Gender inequality in the workforce is a global problem – throughout the world there are significantly fewer women in the workforce then there are men and, when women are employed, they earn less money for similar jobs.

But what exactly does gender equality in the workforce mean? Basically, it means that people are able to enjoy the same rewards, resources, and opportunities for work regardless of their gender.

Supporting economic equality for women does not mean that you believe that all women should be working instead of choosing to be stay-at-home mothers or homemakers. It does mean that you support women have the exact same opportunities in the workforce as men if they do choose to pursue a career.

Globally, women earn 24% less than men. Only 50% of the world’s working-age women are in the workforce, compared to approximately 75% of men.

According to ActionAid International, an antipoverty organisation, if the employment participation gap and wage gap between women and men was closed, women could increase their income globally by up to 76% – a global value of USD 17 trillion (R244 trillion).

The reasons for gender disparity in the workforce vary – from women choosing to stay home with their children to women who live in societies that don’t value gender parity to women not having the same educational opportunities as men.

According to a 2014 United Nations Report entitled “Women, Business, and the Law,” among 143 countries, at least 90% have a legal restriction on women’s employment, usually based on a definition of what “women’s work” is. South Africa is one of 15 countries with no legal differentiation between what women and men can do.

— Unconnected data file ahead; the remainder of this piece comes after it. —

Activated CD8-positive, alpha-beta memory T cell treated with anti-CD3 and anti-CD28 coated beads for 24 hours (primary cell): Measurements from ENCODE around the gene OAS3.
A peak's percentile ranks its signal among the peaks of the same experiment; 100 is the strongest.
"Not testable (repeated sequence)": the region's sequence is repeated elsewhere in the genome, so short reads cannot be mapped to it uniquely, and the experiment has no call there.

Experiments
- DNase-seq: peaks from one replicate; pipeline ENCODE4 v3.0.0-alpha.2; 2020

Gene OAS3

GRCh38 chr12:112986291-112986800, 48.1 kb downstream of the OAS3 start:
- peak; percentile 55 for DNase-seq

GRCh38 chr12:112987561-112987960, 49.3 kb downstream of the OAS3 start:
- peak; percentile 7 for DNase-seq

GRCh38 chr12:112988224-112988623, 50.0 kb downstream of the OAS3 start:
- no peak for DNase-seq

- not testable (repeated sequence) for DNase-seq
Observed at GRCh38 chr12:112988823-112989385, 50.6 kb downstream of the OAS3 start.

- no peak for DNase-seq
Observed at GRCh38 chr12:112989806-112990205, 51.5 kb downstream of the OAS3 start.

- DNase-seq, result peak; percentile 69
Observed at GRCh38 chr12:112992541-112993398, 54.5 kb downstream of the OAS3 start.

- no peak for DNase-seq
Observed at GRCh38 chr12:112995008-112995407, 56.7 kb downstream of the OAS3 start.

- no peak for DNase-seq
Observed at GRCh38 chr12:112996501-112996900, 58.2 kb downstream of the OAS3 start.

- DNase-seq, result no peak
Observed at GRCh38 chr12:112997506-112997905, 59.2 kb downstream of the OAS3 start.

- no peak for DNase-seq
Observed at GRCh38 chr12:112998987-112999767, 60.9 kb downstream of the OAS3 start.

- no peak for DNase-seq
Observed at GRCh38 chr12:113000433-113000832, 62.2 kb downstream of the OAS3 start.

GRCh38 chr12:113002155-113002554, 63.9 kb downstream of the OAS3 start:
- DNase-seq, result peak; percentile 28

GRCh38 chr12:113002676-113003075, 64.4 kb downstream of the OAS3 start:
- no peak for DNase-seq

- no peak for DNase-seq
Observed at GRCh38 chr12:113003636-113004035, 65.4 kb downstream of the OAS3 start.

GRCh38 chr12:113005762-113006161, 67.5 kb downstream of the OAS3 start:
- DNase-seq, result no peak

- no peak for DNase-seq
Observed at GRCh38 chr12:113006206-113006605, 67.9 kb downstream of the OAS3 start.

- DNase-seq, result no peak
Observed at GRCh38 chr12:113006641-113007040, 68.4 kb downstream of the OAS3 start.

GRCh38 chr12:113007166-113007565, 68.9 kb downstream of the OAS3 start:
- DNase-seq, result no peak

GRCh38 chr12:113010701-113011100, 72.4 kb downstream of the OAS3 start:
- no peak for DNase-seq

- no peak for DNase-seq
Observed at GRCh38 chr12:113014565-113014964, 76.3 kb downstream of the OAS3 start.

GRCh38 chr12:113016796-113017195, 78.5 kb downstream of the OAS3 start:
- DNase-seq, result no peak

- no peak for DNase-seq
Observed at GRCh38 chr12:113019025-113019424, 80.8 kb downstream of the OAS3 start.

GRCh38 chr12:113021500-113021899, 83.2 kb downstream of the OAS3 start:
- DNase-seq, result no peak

Still, employment statistics in South Africa show that there’s still an uphill climb towards parity.

According to Statistics SA, in 2011, there were significantly less women then men employed. Not accounting for race, about 59% of men were employed versus 42% of women.

The problem with equality in the workforce isn’t just about ratios of men to women in the workforce, but also about how much they’re paid. According to tax statistics released by the SARS in 2015, women earn nearly a third less than men on average. For women, the average earning was about R16 000 per month, while men earned R21 000 over the same period – meaning women would have to work about two extra months to make the same amount as men.

The pay gap is caused by several factors: the fact that women are sometimes paid less than men for the same work, and the fact that women are more likely to be working lower-paying jobs. Women are also less likely to be in management positions – according to the 2014 MasterCard Index of Women’s Achievement, for every 100 male business leaders there are 57 women. For every 100 male business owners, there are only 25 women.

This means that women are less likely to have higher-paying management or leadership positions. 3031 men earned more than R5 million in 2011 – versus only 306 women.

Overall, these statistics point to a problem mirrored all of the world – women earning less, being underrepresented in leadership positions, and not having the same employment opportunities as men.

Women have come very far over the past 100 years – even the past 50 years – in terms of equality. But inequality in the workforce shows that there are still legacies of a time when women were seen as lesser than and the property of men.

Call to action

Business Engage, the 30% Club, and the Gender Mainstreaming Awards are attempting to improve inequality in the workforce in South Africa. Submissions for the 4th Annual Gender Mainstreaming Awards are open until 15 June. The Awards recognise companies that have demonstrated a commitment to diversity, and aim to encourage private sector companies to commit to meaningfully representing women.

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